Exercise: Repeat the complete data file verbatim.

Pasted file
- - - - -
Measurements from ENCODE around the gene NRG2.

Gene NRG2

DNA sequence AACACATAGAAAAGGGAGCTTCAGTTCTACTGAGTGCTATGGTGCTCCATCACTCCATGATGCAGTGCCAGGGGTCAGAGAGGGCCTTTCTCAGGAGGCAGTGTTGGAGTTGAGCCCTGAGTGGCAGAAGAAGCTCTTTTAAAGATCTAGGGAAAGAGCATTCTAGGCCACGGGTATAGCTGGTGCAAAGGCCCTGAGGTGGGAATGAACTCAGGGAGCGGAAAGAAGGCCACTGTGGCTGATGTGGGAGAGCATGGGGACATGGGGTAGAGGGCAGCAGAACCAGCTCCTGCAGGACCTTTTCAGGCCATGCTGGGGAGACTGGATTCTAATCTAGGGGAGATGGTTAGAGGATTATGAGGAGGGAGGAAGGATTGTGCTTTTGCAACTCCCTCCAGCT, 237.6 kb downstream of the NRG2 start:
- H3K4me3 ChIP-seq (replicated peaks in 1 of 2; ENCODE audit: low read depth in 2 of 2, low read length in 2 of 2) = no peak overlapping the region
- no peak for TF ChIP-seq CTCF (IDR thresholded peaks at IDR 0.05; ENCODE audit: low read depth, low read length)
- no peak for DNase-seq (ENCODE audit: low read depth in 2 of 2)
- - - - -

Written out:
Measurements from ENCODE around the gene NRG2.

Gene NRG2

DNA sequence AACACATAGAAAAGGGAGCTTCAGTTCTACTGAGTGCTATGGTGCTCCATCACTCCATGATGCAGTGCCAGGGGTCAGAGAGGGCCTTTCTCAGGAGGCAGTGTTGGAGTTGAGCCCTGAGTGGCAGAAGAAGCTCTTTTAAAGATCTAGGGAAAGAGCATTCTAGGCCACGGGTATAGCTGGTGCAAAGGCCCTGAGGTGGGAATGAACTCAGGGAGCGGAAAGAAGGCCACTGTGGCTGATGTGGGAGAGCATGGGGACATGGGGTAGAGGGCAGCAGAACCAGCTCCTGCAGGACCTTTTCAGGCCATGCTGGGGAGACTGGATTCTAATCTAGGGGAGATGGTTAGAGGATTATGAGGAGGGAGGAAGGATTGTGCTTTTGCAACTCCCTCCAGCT, 237.6 kb downstream of the NRG2 start:
- H3K4me3 ChIP-seq (replicated peaks in 1 of 2; ENCODE audit: low read depth in 2 of 2, low read length in 2 of 2) = no peak overlapping the region
- no peak for TF ChIP-seq CTCF (IDR thresholded peaks at IDR 0.05; ENCODE audit: low read depth, low read length)
- no peak for DNase-seq (ENCODE audit: low read depth in 2 of 2)